You can see here that you go from B/s3/S1/V1-1 to D/s13/S1/V1-1. Once you have a source and destination, click Next. Double check in order to ensure the circuit path is correct and click Finish.
At this point a message appears and asks if you want to create VT tunnels on transit nodes. Click No in order to make the VT go into an existing tunnel.
Once the circuit has been created, right-click on the span line and see in which tunnel the VT rides.
You see in this example that VTC_B::26 is in TUN_B::24. STS1.
When you look at the other direction of the span line you can also check to see which tunnel and which STS are used.
You see in this example that VTC_B::26 is also on STS1.
If you chose Yes in step 2 when you got this message, this is what can happen.
The system automatically creates a new VTT and places VT1.5 into that particular tunnel.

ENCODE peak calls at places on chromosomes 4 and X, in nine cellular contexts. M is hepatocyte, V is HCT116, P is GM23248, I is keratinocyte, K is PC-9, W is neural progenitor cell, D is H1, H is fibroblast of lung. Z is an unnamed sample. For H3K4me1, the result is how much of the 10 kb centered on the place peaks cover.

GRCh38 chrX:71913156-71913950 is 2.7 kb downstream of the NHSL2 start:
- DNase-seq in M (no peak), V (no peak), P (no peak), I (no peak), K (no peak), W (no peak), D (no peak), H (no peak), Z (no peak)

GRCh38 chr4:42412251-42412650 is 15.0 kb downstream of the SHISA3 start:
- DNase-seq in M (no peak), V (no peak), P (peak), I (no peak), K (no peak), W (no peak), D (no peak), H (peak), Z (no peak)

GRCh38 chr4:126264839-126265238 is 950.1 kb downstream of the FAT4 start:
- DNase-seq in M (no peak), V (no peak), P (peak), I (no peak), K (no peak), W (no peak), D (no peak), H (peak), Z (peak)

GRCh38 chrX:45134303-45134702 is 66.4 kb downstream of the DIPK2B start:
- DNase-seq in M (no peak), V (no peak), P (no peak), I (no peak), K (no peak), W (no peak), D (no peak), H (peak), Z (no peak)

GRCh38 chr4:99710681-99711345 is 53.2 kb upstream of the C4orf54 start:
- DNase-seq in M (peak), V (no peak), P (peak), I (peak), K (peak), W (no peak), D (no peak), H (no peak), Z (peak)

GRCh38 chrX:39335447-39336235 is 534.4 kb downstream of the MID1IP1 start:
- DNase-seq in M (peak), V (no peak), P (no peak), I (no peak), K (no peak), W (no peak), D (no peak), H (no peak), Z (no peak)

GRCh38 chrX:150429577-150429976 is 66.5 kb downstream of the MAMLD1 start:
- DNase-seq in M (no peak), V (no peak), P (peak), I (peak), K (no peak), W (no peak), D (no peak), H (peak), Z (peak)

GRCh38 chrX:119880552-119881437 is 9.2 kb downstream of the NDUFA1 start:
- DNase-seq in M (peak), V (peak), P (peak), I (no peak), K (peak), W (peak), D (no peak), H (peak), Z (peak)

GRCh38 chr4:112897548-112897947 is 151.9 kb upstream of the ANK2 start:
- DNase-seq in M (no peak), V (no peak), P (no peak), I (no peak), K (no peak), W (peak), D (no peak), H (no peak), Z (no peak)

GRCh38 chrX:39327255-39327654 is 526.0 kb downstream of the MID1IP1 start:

If you right-click on the spans, you can see where the VT is placed.
In this case a new tunnel TUN_B::28 is created, and VTC_B::29 is placed inside the tunnel.
Note: Do not click on Yes in order to create a new tunnel, because there is no need for it until you fill up the two tunnels that exist.
You can also create VTs manually, place them inside the tunnels, and choose the STSs on which you want the protect and working to be.
Choose Circuits > Create > VT in order to start this procedure, then choose your source and destination along with ports, and uncheck the Route Automatically box.
A message appears and asks if you want to create Transit VTT. Click No and be prepared to choose tunnels.
Choose the source node and click on it in order to turn the available span lines into arrows.